The decline and fall of Europe’s centre-left

It’s not just Labour that’s in trouble: across the continent, once-mighty social democratic parties are in crisis

Tony Blair and Gerhard Schröder
Blair and Schröder: a high point for the Left
(Image credit: LS-PRESS/ullstein bild via Getty Images)

How dominant was the centre-left?

From 1945 to 2000, social democratic and labour parties on the centre-left played a vital role in nearly every democracy in Europe, either as the government or, more often, the main opposition. They advocated moderate socialist policies: a strong welfare state, high taxes, income redistribution, and a mixed economy (largely capitalist, but with state-controlled elements). Balanced out by those of the centre-right, these policies created a remarkable period of economic growth and social stability, harnessing the market but protecting workers from its destabilising effects. After the fall of communism, centre-left parties shifted to the right somewhat, but the late 1990s were still a high point for social democracy: Tony Blair in the UK, Lionel Jospin in France and Gerhard Schröder in Germany were Europe’s pre-eminent politicians.

What has happened since?

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Since the turn of the century, many of these parties have collapsed. Of the EU’s 27 states, only six – Portugal, Spain, Denmark, Sweden, Finland and Malta – now have centre-left governments. In France, the Socialist Party went from 38% of the vote in the 1997 National Assembly elections to a mere 6% in 2017. In Germany, the Social Democratic Party gained 41% of the federal vote in 1998, but only 21% in 2017.

In the Netherlands, the Labour Party took nearly a quarter of the vote in 2012, but lost three-quarters of its seats in 2017. In Italy, the Democratic Party is now a junior partner in a government dominated by new populist groups. Austria’s Social Democrats have collapsed. But the most dramatic example is Greece’s Pasok, the main centre-left party, which went from 44% of the vote in 2000 to 5% in 2015. Hence, the phenomenon is sometimes known as “Pasokification”.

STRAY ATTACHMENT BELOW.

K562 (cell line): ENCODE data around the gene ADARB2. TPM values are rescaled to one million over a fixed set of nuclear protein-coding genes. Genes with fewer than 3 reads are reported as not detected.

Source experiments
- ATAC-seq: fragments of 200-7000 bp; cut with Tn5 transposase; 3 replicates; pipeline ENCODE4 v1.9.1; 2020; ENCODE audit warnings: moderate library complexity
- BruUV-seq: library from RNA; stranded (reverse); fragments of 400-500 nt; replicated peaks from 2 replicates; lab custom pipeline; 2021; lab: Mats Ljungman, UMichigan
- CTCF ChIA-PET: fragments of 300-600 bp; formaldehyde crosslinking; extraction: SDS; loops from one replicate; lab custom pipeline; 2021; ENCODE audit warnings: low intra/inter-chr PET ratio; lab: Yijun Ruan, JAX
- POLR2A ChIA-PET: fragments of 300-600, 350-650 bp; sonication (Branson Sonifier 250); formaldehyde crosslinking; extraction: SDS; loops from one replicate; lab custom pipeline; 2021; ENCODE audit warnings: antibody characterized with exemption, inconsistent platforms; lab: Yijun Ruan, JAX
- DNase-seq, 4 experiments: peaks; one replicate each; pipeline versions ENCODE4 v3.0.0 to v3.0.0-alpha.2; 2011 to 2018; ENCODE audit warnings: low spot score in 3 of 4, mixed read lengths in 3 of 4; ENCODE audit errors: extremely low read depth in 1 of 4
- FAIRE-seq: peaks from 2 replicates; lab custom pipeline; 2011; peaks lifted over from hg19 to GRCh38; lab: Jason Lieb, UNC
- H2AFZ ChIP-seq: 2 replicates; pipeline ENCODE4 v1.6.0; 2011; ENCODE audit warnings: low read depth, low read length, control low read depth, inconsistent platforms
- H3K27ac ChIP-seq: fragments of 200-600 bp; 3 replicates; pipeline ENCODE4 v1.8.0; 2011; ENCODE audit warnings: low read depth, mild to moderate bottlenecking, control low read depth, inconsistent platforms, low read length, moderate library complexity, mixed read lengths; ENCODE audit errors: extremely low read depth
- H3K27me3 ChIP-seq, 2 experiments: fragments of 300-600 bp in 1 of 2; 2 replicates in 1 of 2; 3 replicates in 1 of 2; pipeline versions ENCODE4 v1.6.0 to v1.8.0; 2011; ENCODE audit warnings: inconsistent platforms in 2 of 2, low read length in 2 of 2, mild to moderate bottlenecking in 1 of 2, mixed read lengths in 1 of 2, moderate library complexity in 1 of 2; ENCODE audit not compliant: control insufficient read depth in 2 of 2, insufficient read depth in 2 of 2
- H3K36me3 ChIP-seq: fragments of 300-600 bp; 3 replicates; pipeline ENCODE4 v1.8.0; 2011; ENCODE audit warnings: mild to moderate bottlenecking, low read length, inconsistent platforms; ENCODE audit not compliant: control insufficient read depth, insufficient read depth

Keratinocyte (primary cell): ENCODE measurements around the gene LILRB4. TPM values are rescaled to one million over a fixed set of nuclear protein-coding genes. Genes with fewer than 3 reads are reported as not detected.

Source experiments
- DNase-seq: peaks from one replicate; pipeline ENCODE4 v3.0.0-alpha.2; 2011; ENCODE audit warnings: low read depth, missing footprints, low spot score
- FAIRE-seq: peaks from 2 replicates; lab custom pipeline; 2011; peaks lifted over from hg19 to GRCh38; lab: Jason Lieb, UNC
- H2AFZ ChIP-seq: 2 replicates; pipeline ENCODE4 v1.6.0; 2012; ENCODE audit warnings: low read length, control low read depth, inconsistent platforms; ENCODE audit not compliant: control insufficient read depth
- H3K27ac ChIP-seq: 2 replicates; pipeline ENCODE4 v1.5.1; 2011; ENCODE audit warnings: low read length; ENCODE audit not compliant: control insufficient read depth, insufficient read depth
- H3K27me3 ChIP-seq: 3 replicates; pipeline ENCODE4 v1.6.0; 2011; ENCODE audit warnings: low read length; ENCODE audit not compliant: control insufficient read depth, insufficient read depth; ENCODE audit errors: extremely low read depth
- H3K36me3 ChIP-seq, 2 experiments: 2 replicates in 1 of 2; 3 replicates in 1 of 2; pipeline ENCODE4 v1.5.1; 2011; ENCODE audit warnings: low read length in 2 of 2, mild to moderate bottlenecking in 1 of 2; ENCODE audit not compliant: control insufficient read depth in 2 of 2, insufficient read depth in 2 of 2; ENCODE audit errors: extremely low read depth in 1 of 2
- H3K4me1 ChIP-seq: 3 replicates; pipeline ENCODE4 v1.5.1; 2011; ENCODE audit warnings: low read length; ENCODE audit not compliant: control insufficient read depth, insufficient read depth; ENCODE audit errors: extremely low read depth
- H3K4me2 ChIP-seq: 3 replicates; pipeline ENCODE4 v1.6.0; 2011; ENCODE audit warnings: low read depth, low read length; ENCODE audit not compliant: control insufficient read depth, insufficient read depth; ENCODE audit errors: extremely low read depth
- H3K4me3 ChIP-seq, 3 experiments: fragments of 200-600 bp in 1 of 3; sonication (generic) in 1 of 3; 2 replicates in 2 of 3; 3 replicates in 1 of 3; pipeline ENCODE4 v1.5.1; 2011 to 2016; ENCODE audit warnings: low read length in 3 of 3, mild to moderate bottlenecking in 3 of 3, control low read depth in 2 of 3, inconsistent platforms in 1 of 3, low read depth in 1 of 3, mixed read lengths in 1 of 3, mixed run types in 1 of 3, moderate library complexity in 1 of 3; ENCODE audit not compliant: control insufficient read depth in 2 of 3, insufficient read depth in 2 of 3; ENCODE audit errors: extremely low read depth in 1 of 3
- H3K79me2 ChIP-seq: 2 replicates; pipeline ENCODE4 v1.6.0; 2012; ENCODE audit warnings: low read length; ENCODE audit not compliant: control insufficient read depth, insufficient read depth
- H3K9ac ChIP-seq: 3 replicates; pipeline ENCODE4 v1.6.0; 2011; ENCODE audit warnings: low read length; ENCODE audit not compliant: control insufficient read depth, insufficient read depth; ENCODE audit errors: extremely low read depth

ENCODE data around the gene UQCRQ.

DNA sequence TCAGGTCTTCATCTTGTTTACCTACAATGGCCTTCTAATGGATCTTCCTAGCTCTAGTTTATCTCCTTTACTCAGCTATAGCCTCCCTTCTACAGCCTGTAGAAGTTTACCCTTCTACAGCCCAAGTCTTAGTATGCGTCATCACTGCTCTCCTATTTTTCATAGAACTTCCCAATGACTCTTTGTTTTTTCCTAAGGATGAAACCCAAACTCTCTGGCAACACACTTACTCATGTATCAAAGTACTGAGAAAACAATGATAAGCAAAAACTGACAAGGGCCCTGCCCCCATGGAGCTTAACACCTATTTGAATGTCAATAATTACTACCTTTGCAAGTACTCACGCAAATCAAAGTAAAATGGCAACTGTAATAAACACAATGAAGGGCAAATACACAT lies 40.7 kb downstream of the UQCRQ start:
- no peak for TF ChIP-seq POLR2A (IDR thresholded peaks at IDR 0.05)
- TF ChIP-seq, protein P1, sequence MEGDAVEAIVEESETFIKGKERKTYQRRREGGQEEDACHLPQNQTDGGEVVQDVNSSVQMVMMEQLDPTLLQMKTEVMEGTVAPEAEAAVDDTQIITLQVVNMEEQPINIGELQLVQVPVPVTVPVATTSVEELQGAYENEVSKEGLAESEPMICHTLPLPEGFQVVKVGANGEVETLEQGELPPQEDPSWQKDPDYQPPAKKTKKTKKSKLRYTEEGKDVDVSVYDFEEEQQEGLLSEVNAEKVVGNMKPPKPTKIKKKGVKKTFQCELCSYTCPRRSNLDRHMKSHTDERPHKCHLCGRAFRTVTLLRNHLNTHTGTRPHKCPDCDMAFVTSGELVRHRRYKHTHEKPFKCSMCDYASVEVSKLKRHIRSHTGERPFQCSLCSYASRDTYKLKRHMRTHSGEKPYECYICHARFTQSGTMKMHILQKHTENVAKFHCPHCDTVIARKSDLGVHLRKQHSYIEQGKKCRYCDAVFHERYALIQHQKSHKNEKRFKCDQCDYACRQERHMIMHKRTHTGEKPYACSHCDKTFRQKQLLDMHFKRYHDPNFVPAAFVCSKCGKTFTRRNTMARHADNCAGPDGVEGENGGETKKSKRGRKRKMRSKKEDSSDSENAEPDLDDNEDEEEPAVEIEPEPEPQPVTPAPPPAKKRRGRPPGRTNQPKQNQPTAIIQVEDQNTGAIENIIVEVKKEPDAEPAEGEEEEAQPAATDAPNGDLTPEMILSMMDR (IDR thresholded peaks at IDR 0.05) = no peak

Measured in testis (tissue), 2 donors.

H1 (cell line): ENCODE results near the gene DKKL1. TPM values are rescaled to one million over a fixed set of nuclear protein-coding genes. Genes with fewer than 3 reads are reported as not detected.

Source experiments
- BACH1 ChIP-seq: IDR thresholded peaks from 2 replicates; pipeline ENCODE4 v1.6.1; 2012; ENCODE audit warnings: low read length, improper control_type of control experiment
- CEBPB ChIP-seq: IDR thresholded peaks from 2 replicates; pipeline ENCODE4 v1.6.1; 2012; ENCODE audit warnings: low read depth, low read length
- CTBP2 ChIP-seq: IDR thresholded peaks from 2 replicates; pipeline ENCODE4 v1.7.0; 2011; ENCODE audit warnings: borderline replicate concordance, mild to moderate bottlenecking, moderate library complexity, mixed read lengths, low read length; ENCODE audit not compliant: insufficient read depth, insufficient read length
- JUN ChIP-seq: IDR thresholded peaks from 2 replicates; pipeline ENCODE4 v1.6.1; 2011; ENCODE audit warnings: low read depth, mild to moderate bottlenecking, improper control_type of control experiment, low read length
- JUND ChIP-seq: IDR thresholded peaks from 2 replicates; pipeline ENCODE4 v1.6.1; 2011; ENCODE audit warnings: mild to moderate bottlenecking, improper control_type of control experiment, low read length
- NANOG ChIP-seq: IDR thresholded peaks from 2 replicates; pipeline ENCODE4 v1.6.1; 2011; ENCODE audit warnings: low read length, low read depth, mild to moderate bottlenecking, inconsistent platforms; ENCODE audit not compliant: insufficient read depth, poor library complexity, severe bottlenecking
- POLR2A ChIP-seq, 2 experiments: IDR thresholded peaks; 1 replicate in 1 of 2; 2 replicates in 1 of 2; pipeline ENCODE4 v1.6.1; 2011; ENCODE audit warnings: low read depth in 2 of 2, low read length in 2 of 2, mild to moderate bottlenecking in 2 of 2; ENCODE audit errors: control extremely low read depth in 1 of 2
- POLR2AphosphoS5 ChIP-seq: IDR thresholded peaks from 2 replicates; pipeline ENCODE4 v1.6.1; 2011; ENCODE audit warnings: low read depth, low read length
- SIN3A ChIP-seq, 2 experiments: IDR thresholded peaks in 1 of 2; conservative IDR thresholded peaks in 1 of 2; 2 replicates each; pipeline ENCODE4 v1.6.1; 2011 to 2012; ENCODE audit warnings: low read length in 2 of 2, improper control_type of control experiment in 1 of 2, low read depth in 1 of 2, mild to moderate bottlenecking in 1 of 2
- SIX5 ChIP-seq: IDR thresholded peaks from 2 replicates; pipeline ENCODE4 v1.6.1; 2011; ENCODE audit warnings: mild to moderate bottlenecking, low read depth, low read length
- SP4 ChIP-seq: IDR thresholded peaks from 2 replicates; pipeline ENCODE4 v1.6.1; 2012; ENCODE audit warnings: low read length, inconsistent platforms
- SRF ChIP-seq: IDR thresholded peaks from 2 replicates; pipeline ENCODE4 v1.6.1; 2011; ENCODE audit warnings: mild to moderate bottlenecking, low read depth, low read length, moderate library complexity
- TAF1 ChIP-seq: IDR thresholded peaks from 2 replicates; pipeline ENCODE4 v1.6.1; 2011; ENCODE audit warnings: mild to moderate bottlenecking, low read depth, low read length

Why has Pasokification occurred?

All mainstream parties have seen a hollowing out of their support over the past 50 years: voters are much less likely to maintain a lifelong, class-based political affiliation today. However, centre-left parties have been more affected by this than centre-right ones. The industrial working class and the unions from which social democrats drew their support have substantially eroded; while, as Europe’s population ages, the electoral influence of older, more conservative demographics has grown. There’s also the question of ideology. In the 1990s, many centre-left parties moved away from their roots, adopting the “Third Way” positions popularised by New Labour, and making their peace with neoliberal economics: deregulation, privatisation, globalisation. While successful in the short term, in the long run this made them less distinct from conservative and liberal parties. This weakness was exposed by two phenomena: the surge of immigration from both inside and outside Europe, particularly during Syria’s civil war; and the banking crisis of 2008 and the long ensuing recession.

How was this weakness exposed?

In 2008, Pasok, like other left-wing ruling parties, was forced to implement the policies being adopted across the West: bailing out the banks and imposing austerity measures that largely affected the poor. As a result, Pasok lost voters to the populist far-left–the anti-austerity Syriza party – and, to a lesser extent, to the far-right, represented by the ultra-nationalist Golden Dawn. This process varied from nation to nation, but it’s remarkable how often the pattern was repeated across Europe. In Germany, there was Alternative für Deutschland to the right, and the Greens and Die Linke to the left; in France, the Front National to the right, and groups like La France insoumise on the left; in Spain, Podemos on the left, and Vox on the right.